Friday, September 16, 2011

Study predicts sea level rise may take economic toll on California coast

San Francisco State University News: California beach towns could face hefty economic losses caused by sea level rise in the next century, according to a new state-commissioned study conducted by economists at San Francisco State University. The study forecasts the economic impact of sea level rise on five communities: Ocean Beach in San Francisco; Venice Beach and Malibu in Los Angeles; Carpinteria in Santa Barbara County; and Torrey Pines State Reserve in San Diego County.

Funded by the California Department of Boating and Waterways, the study examines the cost of coastal storm damage and erosion, both of which are expected to increase as sea levels rise. It also forecasts the economic impact of sea level rise on tourism and natural habitats, as beaches that have been narrowed by erosion lose their appeal to visitors and their ability to sustain wildlife.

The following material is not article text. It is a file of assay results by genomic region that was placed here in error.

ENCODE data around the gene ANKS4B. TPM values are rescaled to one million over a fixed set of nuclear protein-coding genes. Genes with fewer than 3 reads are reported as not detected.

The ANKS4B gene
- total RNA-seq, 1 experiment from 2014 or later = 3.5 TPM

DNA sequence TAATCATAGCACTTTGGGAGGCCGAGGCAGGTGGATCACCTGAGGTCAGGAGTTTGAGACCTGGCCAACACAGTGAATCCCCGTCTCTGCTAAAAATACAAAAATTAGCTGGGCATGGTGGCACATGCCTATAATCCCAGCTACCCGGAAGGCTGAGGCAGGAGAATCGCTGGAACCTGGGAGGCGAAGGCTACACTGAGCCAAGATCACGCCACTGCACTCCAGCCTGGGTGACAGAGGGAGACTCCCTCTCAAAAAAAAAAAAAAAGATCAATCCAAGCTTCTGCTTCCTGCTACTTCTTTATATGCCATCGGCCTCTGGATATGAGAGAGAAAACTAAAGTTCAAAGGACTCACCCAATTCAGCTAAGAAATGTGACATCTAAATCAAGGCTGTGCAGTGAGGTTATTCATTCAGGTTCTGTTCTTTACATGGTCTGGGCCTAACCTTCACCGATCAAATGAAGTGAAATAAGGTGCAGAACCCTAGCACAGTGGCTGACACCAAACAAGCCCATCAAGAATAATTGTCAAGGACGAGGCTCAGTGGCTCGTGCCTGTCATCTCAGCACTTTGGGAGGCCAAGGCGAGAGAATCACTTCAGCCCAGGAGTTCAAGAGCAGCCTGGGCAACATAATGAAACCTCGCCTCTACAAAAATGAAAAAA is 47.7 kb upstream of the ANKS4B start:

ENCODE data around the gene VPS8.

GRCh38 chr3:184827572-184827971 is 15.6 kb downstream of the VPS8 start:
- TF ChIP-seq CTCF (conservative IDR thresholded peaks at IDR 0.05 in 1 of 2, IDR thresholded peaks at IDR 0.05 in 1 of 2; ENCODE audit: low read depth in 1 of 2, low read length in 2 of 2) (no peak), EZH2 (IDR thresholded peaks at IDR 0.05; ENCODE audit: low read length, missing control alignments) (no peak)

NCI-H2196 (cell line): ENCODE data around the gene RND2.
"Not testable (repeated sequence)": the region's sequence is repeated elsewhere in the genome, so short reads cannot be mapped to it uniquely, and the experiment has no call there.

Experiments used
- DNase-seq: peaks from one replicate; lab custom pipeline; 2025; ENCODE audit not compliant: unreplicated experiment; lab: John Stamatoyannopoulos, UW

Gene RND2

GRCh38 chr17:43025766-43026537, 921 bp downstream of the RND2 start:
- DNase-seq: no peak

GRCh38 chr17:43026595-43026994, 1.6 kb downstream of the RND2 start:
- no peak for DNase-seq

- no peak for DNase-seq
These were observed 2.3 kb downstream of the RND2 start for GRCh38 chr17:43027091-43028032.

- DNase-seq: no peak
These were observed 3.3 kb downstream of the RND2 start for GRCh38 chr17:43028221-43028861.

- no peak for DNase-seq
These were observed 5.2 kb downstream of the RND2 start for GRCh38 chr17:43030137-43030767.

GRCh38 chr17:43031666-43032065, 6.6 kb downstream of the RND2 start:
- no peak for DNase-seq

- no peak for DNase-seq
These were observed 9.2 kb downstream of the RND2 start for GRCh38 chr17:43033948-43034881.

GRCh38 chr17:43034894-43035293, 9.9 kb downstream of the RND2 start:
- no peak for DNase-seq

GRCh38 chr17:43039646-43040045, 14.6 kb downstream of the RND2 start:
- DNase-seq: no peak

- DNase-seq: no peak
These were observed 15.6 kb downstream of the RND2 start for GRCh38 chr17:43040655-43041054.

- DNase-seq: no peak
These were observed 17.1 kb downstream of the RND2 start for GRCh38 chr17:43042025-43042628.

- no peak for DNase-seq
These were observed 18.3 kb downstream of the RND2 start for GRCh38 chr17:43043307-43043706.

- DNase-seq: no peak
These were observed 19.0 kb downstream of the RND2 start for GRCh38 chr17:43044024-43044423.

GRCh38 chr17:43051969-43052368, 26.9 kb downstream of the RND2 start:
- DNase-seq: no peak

The results suggest that visitor hotspots like Venice Beach could lose up to $440 million in tourism revenue between now and 2100 if sea levels rise by 4.6 feet (1.4 meters), a projection specific to the California coast, based on recent scientific studies. At San Francisco's Ocean Beach, accelerated erosion could cause up to $540 million worth of damage.

"Sea level rise will send reverberations throughout local and state economies," said Philip King, associate professor of economics at San Francisco State University. "We also found that the economic risks and responses to a changing coastline will vary greatly over time and from beach to beach."

The findings suggest that the cost and type of damage will vary depending on a community's economy, geography and local decisions about land use. For example, if sea level rises by 4.6 feet, Malibu beaches could lose almost $500 million in accumulated tourism revenue between now and 2100. Revenue losses would be much smaller at San Francisco's windswept Ocean Beach ($82 million), which attracts fewer visitors per year....

Rock formations at Point Lobos, near Monterey, California, shot by Mbz1, Wikimedia Commons, under the Creative Commons Attribution-Share Alike 3.0 Unported license

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